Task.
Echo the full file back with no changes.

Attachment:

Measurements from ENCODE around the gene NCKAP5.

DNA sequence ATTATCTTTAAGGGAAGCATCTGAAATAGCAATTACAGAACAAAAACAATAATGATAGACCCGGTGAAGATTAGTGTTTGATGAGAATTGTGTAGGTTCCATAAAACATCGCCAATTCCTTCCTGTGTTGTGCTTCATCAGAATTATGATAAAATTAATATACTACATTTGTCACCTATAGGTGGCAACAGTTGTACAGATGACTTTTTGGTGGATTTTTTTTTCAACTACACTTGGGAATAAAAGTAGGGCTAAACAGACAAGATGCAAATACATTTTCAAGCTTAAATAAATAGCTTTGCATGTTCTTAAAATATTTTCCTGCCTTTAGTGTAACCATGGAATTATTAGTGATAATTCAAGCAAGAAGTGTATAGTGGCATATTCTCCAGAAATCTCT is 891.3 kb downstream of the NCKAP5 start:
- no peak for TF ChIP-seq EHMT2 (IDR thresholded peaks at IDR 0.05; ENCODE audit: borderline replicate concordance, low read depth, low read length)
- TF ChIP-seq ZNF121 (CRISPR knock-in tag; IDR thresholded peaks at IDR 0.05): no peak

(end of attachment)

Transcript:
Measurements from ENCODE around the gene NCKAP5.

DNA sequence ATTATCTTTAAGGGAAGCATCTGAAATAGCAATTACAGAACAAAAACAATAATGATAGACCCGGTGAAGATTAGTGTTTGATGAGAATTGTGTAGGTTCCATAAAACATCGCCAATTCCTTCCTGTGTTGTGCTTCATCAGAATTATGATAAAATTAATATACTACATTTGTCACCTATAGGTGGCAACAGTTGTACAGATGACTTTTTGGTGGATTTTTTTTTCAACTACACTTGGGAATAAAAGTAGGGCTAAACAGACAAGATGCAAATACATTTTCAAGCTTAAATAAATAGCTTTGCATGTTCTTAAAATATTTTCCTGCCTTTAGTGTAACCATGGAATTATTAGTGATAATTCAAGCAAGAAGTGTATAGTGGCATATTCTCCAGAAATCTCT is 891.3 kb downstream of the NCKAP5 start:
- no peak for TF ChIP-seq EHMT2 (IDR thresholded peaks at IDR 0.05; ENCODE audit: borderline replicate concordance, low read depth, low read length)
- TF ChIP-seq ZNF121 (CRISPR knock-in tag; IDR thresholded peaks at IDR 0.05): no peak